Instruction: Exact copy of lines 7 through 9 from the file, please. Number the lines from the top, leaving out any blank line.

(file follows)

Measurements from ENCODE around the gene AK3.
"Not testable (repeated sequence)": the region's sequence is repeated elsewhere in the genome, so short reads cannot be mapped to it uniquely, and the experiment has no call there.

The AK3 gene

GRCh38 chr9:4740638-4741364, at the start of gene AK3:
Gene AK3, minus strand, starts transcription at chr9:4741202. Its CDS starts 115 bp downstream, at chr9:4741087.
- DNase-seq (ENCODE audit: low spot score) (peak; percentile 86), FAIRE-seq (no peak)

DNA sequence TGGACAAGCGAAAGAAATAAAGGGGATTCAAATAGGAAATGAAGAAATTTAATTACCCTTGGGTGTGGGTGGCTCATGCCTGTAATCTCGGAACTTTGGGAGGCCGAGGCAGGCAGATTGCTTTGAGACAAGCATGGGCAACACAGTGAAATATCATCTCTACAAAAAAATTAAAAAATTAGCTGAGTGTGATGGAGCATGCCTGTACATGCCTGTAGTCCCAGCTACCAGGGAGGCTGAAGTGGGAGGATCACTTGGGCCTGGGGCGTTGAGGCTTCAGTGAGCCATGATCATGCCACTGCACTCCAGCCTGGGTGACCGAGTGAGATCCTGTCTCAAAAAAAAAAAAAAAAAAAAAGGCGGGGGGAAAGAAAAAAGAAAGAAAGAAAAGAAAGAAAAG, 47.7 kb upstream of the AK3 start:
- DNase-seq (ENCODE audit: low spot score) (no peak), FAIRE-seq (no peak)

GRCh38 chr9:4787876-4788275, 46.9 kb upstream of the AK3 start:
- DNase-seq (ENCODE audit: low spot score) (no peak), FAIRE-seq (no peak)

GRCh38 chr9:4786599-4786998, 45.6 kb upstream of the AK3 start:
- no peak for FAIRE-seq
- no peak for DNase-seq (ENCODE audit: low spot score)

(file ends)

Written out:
DNA sequence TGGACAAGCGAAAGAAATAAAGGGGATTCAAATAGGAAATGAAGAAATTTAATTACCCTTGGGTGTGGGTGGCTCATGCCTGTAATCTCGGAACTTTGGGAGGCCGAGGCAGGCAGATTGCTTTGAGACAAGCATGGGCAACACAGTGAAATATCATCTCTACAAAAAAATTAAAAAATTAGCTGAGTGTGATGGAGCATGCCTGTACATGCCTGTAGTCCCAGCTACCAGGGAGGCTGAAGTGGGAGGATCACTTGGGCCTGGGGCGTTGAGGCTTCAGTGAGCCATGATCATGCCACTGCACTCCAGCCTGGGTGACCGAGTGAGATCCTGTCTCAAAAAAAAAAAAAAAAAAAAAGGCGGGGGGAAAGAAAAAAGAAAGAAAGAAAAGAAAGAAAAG, 47.7 kb upstream of the AK3 start:
- DNase-seq (ENCODE audit: low spot score) (no peak), FAIRE-seq (no peak)

GRCh38 chr9:4787876-4788275, 46.9 kb upstream of the AK3 start: